As the ghostwriter for Donald Trump’s 1987 memoir The Art of the Deal, Tony Schwartz spent more than a year with the businessman. The book, which was largely penned by Schwartz, helped create Trump’s national reputation as a savvy dealmaker.
For the next 30 years, Schwartz watched as Trump’s fame continued to grow — first as the star of the reality show The Apprentice, and eventually as the presumptive nominee for the Republican Party.
While he was working on the book, Trump gave Schwartz unprecedented access to his business dealings, letting him listen in on dozens of calls. As a result, Schwartz says, he got to know Trump better than anyone outside his family. In a new interview with the New Yorker, Schwartz says he "genuinely" believes that if Trump were the president of the United States, "there is an excellent possibility it will lead to the end of civilization":
"I put lipstick on a pig," he said. "I feel a deep sense of remorse that I contributed to presenting Trump in a way that brought him wider attention and made him more appealing than he is." He went on, "I genuinely believe that if Trump wins and gets the nuclear codes there is an excellent possibility it will lead to the end of civilization."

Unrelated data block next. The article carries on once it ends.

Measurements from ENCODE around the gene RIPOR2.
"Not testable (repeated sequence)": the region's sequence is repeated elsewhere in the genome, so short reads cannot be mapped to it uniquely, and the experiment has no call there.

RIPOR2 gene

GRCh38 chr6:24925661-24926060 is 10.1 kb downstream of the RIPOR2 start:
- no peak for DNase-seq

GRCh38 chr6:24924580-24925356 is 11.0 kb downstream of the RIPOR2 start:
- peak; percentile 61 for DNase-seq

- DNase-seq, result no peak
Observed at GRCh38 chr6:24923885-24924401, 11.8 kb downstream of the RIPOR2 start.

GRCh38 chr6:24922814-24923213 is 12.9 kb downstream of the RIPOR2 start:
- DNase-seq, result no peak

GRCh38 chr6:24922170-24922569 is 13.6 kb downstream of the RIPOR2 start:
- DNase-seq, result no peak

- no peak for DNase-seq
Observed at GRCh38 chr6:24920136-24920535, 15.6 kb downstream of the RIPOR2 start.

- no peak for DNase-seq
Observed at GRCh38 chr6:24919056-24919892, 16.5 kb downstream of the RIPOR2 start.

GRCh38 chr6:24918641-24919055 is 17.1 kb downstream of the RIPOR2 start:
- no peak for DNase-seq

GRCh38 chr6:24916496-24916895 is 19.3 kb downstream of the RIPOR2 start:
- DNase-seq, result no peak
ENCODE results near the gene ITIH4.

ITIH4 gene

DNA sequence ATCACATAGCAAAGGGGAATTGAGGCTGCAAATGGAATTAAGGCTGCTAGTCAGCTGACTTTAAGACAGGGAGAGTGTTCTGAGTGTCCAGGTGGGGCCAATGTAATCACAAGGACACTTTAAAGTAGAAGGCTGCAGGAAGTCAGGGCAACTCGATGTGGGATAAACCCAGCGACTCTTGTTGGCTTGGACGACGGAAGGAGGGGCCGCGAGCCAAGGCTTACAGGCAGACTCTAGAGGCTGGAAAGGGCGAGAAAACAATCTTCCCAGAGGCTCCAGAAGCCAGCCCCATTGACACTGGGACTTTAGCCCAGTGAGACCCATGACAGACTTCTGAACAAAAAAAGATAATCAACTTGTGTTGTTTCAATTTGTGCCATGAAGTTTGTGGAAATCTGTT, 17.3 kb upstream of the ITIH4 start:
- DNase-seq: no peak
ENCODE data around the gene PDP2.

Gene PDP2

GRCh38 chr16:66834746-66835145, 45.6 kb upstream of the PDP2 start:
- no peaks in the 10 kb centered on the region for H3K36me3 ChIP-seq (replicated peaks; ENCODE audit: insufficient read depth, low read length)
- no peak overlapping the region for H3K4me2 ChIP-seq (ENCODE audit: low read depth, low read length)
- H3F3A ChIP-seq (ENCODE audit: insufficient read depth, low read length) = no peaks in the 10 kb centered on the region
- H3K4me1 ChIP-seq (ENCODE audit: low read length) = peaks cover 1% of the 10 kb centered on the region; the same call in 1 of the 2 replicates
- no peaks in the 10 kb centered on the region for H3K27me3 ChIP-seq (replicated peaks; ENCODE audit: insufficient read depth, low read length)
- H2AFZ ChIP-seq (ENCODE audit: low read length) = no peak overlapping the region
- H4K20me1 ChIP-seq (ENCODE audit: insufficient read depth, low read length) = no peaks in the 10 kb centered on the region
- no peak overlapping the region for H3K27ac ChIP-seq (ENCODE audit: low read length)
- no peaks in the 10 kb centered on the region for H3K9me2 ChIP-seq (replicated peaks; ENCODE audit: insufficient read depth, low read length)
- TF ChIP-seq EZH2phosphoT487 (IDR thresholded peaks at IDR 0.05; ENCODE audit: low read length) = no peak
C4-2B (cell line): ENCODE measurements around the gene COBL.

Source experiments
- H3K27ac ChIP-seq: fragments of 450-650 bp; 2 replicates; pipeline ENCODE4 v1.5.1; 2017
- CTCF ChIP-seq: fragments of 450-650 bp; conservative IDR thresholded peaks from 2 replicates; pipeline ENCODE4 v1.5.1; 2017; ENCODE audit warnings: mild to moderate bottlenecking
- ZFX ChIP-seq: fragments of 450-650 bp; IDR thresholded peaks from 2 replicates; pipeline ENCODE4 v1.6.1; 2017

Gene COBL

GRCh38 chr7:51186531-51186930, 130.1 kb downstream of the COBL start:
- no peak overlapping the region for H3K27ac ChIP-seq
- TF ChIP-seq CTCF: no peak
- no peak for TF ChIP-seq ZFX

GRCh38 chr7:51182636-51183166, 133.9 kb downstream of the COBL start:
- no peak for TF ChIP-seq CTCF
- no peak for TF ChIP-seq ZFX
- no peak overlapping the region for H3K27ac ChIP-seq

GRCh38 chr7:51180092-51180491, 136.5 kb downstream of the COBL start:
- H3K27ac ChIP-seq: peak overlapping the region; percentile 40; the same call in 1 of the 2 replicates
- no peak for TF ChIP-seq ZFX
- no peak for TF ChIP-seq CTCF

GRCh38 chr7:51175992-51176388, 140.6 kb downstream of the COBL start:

If he were writing "The Art of the Deal" today, Schwartz said, it would be a very different book with a very different title. Asked what he would call it, he answered, "The Sociopath."
This, of course, is strikingly different from the narrative Trump has told on the campaign trail.
Trump has built his presidential campaign as a bombastic and foolhardy candidate, but he has long hinted that he’ll be able to change his stripes once he gets to the Oval Office. "I can be the most politically correct person you have ever seen," he said at an Iowa rally in January. "When I’m president I’m a different person."
But Schwartz portrays Trump as a pathologically self-centered man with the attention span of a 9-year-old. Given that the president is often called on to quickly absorb complex information and then make high-stakes decisions, this personality trait might prove to be a liability in the White House.